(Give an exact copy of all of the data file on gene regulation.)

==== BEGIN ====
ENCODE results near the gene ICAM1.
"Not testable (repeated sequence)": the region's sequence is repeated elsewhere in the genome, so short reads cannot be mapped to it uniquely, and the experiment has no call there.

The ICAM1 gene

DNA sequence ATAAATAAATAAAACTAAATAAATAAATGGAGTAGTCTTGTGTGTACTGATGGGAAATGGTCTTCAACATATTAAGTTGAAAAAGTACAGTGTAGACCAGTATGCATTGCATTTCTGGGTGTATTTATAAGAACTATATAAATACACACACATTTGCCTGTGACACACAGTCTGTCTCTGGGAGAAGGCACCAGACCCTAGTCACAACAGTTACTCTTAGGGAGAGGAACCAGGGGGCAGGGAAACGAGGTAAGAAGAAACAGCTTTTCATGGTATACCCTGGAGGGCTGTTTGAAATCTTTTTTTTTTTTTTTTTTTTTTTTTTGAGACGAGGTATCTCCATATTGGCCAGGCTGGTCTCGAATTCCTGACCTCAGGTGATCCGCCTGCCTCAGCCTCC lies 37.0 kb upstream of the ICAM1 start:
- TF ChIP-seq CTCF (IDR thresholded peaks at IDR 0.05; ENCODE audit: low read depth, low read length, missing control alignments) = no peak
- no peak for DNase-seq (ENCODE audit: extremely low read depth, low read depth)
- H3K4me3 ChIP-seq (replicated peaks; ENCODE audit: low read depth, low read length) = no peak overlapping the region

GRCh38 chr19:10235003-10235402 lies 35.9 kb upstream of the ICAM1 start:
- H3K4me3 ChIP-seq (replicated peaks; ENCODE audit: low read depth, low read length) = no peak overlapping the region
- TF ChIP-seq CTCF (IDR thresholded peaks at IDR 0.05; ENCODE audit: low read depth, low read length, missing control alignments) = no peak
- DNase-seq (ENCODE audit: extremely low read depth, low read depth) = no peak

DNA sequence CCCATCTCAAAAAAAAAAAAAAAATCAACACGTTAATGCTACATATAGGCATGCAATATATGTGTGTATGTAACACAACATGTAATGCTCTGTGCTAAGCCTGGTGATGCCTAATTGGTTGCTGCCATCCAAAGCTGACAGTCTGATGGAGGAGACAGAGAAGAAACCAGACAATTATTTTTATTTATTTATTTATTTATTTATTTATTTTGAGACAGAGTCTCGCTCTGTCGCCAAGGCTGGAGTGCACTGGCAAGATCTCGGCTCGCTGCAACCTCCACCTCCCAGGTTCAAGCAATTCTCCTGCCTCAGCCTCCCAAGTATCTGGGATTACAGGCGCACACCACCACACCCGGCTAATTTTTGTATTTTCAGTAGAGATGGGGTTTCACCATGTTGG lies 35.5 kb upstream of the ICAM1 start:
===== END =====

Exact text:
ENCODE results near the gene ICAM1.
"Not testable (repeated sequence)": the region's sequence is repeated elsewhere in the genome, so short reads cannot be mapped to it uniquely, and the experiment has no call there.

The ICAM1 gene

DNA sequence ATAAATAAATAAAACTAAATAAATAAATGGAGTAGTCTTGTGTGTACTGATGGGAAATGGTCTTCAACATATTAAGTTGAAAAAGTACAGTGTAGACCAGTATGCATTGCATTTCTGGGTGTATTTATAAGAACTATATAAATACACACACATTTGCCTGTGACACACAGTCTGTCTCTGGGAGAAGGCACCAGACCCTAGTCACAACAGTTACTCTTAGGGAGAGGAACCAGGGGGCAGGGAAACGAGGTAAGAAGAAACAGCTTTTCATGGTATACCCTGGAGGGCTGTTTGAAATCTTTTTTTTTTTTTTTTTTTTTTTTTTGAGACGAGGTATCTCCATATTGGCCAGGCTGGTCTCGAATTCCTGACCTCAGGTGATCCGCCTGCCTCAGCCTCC lies 37.0 kb upstream of the ICAM1 start:
- TF ChIP-seq CTCF (IDR thresholded peaks at IDR 0.05; ENCODE audit: low read depth, low read length, missing control alignments) = no peak
- no peak for DNase-seq (ENCODE audit: extremely low read depth, low read depth)
- H3K4me3 ChIP-seq (replicated peaks; ENCODE audit: low read depth, low read length) = no peak overlapping the region

GRCh38 chr19:10235003-10235402 lies 35.9 kb upstream of the ICAM1 start:
- H3K4me3 ChIP-seq (replicated peaks; ENCODE audit: low read depth, low read length) = no peak overlapping the region
- TF ChIP-seq CTCF (IDR thresholded peaks at IDR 0.05; ENCODE audit: low read depth, low read length, missing control alignments) = no peak
- DNase-seq (ENCODE audit: extremely low read depth, low read depth) = no peak

DNA sequence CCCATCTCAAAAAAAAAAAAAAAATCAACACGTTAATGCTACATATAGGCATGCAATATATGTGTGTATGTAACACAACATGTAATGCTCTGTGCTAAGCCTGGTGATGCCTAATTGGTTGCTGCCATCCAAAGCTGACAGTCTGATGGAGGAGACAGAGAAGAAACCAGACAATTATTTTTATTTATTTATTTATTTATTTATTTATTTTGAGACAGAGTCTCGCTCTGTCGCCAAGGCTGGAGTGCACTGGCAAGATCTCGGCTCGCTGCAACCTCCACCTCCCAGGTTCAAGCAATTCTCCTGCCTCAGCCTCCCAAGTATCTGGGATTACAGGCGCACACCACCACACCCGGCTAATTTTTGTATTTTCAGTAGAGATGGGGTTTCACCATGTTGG lies 35.5 kb upstream of the ICAM1 start: